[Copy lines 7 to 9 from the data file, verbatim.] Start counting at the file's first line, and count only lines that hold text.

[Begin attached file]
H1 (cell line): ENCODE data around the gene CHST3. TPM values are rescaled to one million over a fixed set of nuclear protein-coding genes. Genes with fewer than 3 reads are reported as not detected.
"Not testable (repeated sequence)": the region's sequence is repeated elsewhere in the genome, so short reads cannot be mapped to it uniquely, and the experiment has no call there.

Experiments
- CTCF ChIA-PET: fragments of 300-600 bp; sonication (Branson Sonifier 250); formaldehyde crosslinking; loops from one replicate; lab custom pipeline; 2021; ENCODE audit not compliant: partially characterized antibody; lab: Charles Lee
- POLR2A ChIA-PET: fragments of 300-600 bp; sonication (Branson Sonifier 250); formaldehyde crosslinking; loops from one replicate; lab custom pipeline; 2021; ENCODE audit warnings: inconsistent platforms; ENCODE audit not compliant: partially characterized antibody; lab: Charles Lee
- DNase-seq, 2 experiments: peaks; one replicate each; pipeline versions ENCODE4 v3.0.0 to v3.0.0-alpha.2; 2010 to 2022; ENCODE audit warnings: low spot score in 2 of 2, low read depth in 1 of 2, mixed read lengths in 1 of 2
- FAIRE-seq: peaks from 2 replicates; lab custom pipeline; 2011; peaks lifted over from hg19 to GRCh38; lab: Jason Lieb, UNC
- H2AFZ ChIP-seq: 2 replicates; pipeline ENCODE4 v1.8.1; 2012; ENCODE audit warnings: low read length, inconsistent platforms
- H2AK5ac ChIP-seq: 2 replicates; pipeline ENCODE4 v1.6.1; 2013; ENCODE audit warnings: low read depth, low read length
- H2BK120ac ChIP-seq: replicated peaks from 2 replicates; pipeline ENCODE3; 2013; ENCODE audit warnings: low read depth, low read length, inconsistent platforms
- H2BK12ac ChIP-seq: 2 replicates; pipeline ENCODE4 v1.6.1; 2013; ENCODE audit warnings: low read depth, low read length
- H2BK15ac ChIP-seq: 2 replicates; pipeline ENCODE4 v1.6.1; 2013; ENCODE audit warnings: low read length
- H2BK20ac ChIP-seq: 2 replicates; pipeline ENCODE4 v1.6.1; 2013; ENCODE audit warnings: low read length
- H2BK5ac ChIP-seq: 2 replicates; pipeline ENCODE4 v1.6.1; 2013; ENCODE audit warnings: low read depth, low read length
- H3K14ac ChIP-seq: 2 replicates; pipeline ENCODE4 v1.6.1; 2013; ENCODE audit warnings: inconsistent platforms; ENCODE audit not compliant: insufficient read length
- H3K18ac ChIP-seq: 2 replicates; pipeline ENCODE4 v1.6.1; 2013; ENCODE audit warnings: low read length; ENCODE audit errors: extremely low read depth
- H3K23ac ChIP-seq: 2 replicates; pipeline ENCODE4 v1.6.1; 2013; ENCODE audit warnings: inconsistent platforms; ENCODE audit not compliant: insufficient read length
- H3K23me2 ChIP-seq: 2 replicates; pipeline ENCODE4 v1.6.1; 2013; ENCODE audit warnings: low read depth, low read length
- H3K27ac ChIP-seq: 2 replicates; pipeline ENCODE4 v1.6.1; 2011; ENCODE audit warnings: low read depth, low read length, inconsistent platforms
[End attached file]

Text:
- FAIRE-seq: peaks from 2 replicates; lab custom pipeline; 2011; peaks lifted over from hg19 to GRCh38; lab: Jason Lieb, UNC
- H2AFZ ChIP-seq: 2 replicates; pipeline ENCODE4 v1.8.1; 2012; ENCODE audit warnings: low read length, inconsistent platforms
- H2AK5ac ChIP-seq: 2 replicates; pipeline ENCODE4 v1.6.1; 2013; ENCODE audit warnings: low read depth, low read length